Patty Waters Sings


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  • March News 2005
  • PARIS Transatlantic Magazine
  • JAZZ
  • Patty Waters
  • You Thrill Me
  • Water 137

The importance of figures like Charlie Parker, John Coltrane and Albert Ayler in the history of jazz is that they not only influenced scores of saxophonists ¬≠Ayler himself was called “Little Bird” as a Cleveland upstart - but their influence extended beyond to other instruments. Bird’s influence on pianists like Bud Powell has been well documented, as has Coltrane's. Ayler's impact was obvious not only on tenor saxophonists like Frank Wright and Frank Smith, and trumpeters like his brother Don, but on figures like singer Patty Waters, whose concept and delivery both owe much to Ayler's approach. Born in Iowa, raised in Denver, and musically trained in Southern California, Waters moved to New York in the early 1960s, where, after working with Jaki Byard and sitting in with Charles Mingus (one can only assume she was singing “Weird Nightmare”!), Ayler heard her and recommended her to Bernard Stollman as an ESP-Disk' possibility. She recorded Patty Waters Sings for the label on December 19, 1965, accompanying herself on piano for seven short, moody tracks on side one, and for side two, engaged pianist Burton Greene and his usual working trio (with drummer Tom Price and bassist Steve Tintweiss) on the mythic side-long exposition of “Black is the Color of My True Love's Hair.” Waters, with the trio rustling behind and around her, recites the first verse of the tune in a hushed vibrato, then after a brief Greene solo, focuses on the word “black,” abstracting it first into elongated tendrils of sound, then becoming wordless as she sighs, wails like a banshee, screams and shouts, hinging upon “black” again as the music's intensity builds and - eventually explodes. Like Ayler, she uses simple folk song motifs for most of her free explorations (“Hush Little Baby” being another favorite - see the follow up LP, College Tour), taking a phrase and repeating it naggingly, at the same time altering it into cathartic shouts and wails of pure emotion. At a fundamental level, Waters took it farther 'out' than Ayler; the saxophone~ after all, separates the human from the sound being produced - it is a machine. But when the sound is coming from human vocal chords, its connection to our feelings is purer, more naked. Waters' music is extremely direct, and this is probably the most bone-chilling music ever recorded under the banner of free improvisation. Most listeners of Waters' music instinctively head for College Tour or side two of Sings, yearning for sounds of soul-baring and soul-probing intensity. We often forget about the music that takes up side one of Sings, short ballads of love and loss sung in a hushed voice, full of contradiction. The music on side one is in effect 'straight,' not improvised upon, and yet it is in some ways more impenetrably mysterious than her free singing. Simultaneously smooth and gravelly, words are bent and extended in ways that hint at what she is capable of, but stop short of the pyrotechnics.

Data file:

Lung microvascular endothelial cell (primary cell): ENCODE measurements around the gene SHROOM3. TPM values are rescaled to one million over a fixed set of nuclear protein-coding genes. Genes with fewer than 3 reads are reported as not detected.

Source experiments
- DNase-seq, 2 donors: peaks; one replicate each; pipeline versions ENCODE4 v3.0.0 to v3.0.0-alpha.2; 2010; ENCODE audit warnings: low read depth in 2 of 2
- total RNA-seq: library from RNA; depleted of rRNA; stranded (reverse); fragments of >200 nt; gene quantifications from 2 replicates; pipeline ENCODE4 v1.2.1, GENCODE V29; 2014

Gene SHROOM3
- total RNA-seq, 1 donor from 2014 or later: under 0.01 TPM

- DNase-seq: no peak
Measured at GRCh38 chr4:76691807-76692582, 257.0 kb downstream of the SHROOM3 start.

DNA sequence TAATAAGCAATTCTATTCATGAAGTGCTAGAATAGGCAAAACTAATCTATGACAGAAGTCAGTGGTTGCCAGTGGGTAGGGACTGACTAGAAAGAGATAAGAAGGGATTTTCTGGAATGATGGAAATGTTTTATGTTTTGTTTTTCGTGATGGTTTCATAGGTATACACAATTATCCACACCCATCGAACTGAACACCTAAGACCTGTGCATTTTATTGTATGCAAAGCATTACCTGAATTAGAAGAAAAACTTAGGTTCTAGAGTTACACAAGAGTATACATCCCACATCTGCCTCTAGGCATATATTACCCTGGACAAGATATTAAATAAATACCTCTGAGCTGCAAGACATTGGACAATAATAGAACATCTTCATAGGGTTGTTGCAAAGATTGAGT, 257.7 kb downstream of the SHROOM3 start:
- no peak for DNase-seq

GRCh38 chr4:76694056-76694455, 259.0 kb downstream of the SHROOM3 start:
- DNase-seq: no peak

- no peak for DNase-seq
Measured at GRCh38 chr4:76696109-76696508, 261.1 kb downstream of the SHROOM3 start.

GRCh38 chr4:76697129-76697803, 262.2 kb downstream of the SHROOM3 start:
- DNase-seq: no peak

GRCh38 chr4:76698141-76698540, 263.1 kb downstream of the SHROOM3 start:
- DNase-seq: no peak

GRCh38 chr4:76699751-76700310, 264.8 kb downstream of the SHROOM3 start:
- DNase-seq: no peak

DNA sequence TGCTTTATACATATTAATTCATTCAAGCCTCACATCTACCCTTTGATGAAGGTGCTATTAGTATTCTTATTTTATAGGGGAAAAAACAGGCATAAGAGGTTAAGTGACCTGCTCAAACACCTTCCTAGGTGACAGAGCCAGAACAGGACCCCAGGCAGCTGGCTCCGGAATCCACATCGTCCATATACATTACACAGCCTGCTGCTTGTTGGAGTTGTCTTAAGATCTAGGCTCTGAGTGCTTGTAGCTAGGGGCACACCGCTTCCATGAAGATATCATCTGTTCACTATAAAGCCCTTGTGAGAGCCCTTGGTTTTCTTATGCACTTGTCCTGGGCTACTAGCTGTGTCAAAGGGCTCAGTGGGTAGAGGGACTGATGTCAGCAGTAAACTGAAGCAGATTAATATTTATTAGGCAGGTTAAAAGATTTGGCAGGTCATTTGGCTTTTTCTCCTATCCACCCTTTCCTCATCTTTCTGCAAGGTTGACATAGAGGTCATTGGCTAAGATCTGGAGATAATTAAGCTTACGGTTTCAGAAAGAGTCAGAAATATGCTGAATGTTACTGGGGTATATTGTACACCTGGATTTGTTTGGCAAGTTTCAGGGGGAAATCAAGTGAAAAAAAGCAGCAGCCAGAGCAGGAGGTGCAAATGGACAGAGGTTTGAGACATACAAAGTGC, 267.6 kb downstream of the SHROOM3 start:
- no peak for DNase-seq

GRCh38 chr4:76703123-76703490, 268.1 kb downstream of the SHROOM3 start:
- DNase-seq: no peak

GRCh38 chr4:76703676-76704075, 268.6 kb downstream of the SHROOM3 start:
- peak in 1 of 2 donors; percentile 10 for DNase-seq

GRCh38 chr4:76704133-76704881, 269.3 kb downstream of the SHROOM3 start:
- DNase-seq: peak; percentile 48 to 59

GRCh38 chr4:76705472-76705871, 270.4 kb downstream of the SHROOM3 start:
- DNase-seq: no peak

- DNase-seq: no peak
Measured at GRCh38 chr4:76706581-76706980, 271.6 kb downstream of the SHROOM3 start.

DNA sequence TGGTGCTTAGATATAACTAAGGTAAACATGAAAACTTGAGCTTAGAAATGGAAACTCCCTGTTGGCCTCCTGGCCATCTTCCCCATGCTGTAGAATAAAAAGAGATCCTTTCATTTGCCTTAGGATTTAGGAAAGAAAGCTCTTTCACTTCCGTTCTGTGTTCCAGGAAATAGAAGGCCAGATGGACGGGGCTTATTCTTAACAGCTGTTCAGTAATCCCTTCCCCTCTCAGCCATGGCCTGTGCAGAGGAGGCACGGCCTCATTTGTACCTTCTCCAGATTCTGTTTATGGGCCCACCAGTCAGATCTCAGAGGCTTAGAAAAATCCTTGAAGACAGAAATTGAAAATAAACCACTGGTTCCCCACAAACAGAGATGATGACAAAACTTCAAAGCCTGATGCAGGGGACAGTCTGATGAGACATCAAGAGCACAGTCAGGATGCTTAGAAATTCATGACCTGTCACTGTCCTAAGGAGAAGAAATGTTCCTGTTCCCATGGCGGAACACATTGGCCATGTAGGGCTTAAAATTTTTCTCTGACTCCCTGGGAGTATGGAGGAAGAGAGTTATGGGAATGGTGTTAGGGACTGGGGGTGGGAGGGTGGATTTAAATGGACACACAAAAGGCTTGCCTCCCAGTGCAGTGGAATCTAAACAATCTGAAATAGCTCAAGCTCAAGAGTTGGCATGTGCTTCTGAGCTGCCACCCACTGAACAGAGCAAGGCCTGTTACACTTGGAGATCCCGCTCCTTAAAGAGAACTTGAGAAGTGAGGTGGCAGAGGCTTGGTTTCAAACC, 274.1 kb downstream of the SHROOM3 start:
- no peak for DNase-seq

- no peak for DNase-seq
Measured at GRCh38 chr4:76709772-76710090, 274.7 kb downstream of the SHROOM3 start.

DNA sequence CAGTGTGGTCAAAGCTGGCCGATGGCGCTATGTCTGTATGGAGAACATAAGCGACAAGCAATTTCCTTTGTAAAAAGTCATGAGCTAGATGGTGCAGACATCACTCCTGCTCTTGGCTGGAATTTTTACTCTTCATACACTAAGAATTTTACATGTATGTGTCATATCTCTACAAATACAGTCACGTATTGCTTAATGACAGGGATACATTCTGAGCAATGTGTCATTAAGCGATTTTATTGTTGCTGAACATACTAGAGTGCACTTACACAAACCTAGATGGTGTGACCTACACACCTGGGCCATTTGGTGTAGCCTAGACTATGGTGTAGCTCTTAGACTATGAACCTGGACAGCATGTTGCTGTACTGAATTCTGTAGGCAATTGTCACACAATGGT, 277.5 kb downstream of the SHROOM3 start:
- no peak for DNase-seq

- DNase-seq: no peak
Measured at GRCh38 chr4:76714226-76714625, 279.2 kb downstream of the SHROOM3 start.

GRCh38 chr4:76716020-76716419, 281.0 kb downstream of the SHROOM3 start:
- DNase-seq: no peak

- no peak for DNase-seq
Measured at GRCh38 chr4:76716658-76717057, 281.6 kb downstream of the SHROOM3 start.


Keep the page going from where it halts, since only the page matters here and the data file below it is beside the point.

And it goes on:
You Thrill Me, a collection of previously unissued demo takes and personal recordings, continues in this vein, proving that this “side one” of her music is just as worth investigating.

Beginning with a jingle for Jax Beer (!?!), the disc follows with 1964 demos for Columbia including “You Thrill Me,” “Why Can’t I Come To You” (both of which grace side one of Sings) and “At Last I Found You.“ Waters had not yet reached her more experimental“ side, and though differences between the recordings (beyond between-take banter) might seem superficial, these are far straighter versions than appear on the ESP date, particularly “Why Can’t I Come To You”, whose tonality wavers far less than it does on Sings. Waters returned to California in the late '60s, probably shortly after recording with tenorman Marzette Watts for Savoy in 1968 (notably an earth-shattering,lyrical version of “Lonely Woman”), and the remainder of the disc comes from her previously undocumented 1970s sojourn on the West Coast. Apart from a lengthy, minimal solo piano piece, “Touched by Rodin in a Paris Museum,“ the music consists of fairly brief voice-and-piano pieces. Her subtle intervallic jumps, dissonant (vocal) chords and wavering notes are all here, the way she growls and elides through “For All We Know“ and breathily futzes with “Love is the Warmth of Togetherness” are proof that the experiments of 1965-66 made her into one of the most startling and unique vocalists of the post-Billie Holiday era.

In theory, one could say that Waters’ love songs are. like Ayler’s standards on Something Different! and My Name Is Albert Ayler, a way to familiarize oneself with forms before tearing them apart, but also a reinvigoration of the forms themselves through experimentation. Ayler left an indelible mark on “Summertime” — so much so that his is just about the only version worth hearing - and Waters does.the same, both on standards and her own ballads. Ironic though that an album of unissued recordings only serves to make her an even more enigmatic and curious figure than she was before. -CA

-Clifford Allen

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